The lokanga (#06805) is a three-stringed fiddle carved to resemble a European fiddle or violin, which is popular among the southern Antandroy and Bara ethnic groups of Madagascar. The left-hand holds the neck of the lokanga with fingers pressing the strings to get the tuning and the other hand holds the stick to bow string instruments. The trunk is made using Albizia gummifera. Doratoxylon stipulatum is used to make the adjustment knob for the metal cord, and Homalium moniliforme is used for the stick (or bow) to play the lokanga. Before playing, the wick of the stick used to play the violin is coated with dried resin, to improve the adherence with the strings; it is impossible to play without this resin because the string would be too smooth and would not produce any sound. This example was made by Yhamad Lesabotsy, and it is played for entertainment and special events.

Lokanga; photo by Virginia Harold

The kabosy of Madagascar is closer to a mandolin than the short-necked lutes from which derives its name. Its development was likely influenced by fretted instruments believed to have been brought to the island by seafaring Arab merchants, around 800-900 CE, who established settlements, first along the west coast of Madagascar and later on the northern coast. Only much later (between 1500 and 1900), did versions of the guitar make their way to the island via French, Portuguese and British traders and settlers. The kabosy was traditionally played by herdsmen or zebu guardians as part of a repertoire of polyphonic songs from Madagascar’s highlands. It was also played as an instrumental accompaniment to the recitation of epics during veneration and healing ceremonies performed to contact ancient spirits and during popular performances involving improvised narratives about daily life. Today, the kabosy is played primarily by young boys and men, many of whom are members of wandering musical troupes playing popular tsapika music. This example pictured at the top (#06810) is made by Yhamad Lesabotsy from Albizia gummifera for the body and Doratoxylon stipulatum for the adjustment knob. The example pictured at the bottom (#06800) is made by Kanano from Anthostema madagascariense (mandravoky in Malagasy), as well as modern materials.

Historically, the mandaliny (pictured middle, #06809) was the instrument used to call the spirit during the ritual event of healing; this spirit is an intermediate between the world of the ancestors and the world of the living. It has its origins in the European instruments that colonizers brought to Madagascar during the 19th century. Made by Faralahy, this chordophone is handmade entirely from the trunk of the Sakoa tree, Sclerocarya birrea, a medium-sized deciduous fruit tree native to Madagascar, and strung with fishing line. The mandaliny is played by pressing the fingers along the frets on the fingerboard and strumming the strings with a piece of wood.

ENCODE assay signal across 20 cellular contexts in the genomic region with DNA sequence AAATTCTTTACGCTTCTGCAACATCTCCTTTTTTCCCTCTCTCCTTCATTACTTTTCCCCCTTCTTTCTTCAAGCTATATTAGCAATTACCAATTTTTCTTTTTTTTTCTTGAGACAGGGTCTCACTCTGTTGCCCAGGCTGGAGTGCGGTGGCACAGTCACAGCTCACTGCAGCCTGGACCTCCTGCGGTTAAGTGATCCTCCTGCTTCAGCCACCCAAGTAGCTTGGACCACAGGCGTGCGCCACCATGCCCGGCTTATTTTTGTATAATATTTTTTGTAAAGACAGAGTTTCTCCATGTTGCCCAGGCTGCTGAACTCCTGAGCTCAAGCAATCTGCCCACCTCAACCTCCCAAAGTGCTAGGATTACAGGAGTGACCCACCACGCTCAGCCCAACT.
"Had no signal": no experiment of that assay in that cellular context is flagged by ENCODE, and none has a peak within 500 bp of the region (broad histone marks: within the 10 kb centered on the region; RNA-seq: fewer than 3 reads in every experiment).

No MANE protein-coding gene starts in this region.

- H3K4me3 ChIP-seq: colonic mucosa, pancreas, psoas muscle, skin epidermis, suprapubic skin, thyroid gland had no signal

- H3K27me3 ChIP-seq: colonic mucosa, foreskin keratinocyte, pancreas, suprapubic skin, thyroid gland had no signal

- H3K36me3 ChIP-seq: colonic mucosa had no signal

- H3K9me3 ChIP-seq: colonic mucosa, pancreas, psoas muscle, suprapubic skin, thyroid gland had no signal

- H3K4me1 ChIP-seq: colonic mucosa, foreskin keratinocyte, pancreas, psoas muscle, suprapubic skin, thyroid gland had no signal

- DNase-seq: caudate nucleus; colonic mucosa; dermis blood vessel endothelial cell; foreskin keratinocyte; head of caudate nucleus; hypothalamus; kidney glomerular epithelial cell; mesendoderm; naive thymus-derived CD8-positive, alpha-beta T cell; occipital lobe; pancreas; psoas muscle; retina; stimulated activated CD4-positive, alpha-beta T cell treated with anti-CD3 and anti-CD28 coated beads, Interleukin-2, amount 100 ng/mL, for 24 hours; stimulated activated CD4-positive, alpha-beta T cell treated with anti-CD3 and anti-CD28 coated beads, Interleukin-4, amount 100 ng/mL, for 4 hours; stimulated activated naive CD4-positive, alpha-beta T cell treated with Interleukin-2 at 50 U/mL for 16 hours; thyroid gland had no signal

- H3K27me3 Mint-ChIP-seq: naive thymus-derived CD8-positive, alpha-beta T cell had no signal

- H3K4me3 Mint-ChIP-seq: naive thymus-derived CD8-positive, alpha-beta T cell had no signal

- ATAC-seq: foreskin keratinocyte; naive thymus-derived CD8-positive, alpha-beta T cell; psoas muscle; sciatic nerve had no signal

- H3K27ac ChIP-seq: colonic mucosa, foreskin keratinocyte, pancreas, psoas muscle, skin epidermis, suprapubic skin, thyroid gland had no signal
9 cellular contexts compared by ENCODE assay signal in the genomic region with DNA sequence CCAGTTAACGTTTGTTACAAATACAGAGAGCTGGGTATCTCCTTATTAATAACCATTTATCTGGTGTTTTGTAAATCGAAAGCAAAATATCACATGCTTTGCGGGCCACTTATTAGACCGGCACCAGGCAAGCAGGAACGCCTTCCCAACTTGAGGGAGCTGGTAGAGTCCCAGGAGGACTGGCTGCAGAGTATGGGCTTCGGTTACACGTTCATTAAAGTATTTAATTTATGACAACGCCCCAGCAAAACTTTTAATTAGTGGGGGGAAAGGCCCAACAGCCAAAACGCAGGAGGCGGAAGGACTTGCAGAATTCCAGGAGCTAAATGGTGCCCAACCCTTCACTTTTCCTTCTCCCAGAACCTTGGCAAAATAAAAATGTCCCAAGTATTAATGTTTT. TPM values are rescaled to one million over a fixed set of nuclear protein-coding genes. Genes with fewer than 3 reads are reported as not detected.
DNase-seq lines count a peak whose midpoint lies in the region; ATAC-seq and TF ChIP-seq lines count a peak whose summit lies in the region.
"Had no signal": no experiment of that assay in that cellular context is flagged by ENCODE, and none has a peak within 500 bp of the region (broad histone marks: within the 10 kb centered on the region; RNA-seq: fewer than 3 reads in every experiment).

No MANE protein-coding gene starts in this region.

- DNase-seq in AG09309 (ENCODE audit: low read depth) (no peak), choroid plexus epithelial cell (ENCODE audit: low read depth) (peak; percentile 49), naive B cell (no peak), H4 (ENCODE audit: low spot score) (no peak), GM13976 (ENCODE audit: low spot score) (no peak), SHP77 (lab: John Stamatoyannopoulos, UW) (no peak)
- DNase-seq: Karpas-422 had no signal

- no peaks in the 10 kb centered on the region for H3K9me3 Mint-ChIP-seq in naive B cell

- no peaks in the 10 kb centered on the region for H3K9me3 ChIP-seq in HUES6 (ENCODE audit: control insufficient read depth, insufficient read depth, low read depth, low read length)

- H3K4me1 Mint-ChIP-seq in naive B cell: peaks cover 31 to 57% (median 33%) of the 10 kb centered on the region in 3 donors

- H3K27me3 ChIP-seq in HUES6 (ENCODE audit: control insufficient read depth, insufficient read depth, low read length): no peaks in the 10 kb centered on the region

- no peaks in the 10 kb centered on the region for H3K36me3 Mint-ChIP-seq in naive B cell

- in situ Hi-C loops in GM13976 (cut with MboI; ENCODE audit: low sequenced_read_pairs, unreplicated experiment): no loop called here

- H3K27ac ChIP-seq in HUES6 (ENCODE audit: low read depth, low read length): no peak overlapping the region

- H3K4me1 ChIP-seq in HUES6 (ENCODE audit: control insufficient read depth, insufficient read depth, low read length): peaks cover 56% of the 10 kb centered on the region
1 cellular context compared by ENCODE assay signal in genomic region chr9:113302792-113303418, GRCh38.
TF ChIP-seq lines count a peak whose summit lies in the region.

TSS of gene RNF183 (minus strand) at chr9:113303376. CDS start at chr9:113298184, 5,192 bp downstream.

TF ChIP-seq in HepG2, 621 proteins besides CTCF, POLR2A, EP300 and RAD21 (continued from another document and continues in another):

Kabosy (top and bottom); Mandaliny (middle); photo by Virginia Harold

Albizia gummifera var. gummifera (or Peacock flower) is a rapidly growing, deciduous tree native to sub-Saharan Africa and Madagascar, and naturalized in Brazil. The wood saws and works easily by hand or machine and holds nails and screws well; its timber is primarily used for applications such as light construction, furniture, cabinetwork, toys and novelties, boxes and crates, veneer, plywood, and hardboard. The tree is also harvested for food and used in traditional medicine. A. gummifera also has ceremonial uses, especially as a meeting tree for traditional leadership assemblies. Native to Madagascar, Doratoxylon stipulatum is a genus of flowering plants in the family Sapindaceae—known as the soapberry family—that occur in temperate to tropical regions. Doratoxylon are characterized by indehiscent berry-like fruits.

Called Mandravoky in Malagasy, Anthostema madagascariense is an evergreen, monoecious tree endemic to Comoros, Mayotte, and eastern Madagascar. The heartwood (central core) of Anthostema madagascariense is whitish when freshly cut, turning pink on exposure to air, and indistinctly demarcated from the sapwood (outer portion of the tree trunk). It is used in house construction and small objects, such as utensils, boxes, and veneers. Sclerocarya birrea is a medium-large sized deciduous tree valued for its edible fruits, which have been an essential staple throughout the African continent since ancient times. The species has a long history of use for many purposes, including traditional medicine, timber, food, fodder, and fuelwood. In Mberengwa (western Zimbabwe) S. birrea is among the most popular species for making musical instruments.

Learn more from the Garden’s Madagascar team on how they identified and collected the instruments included in the exhibition: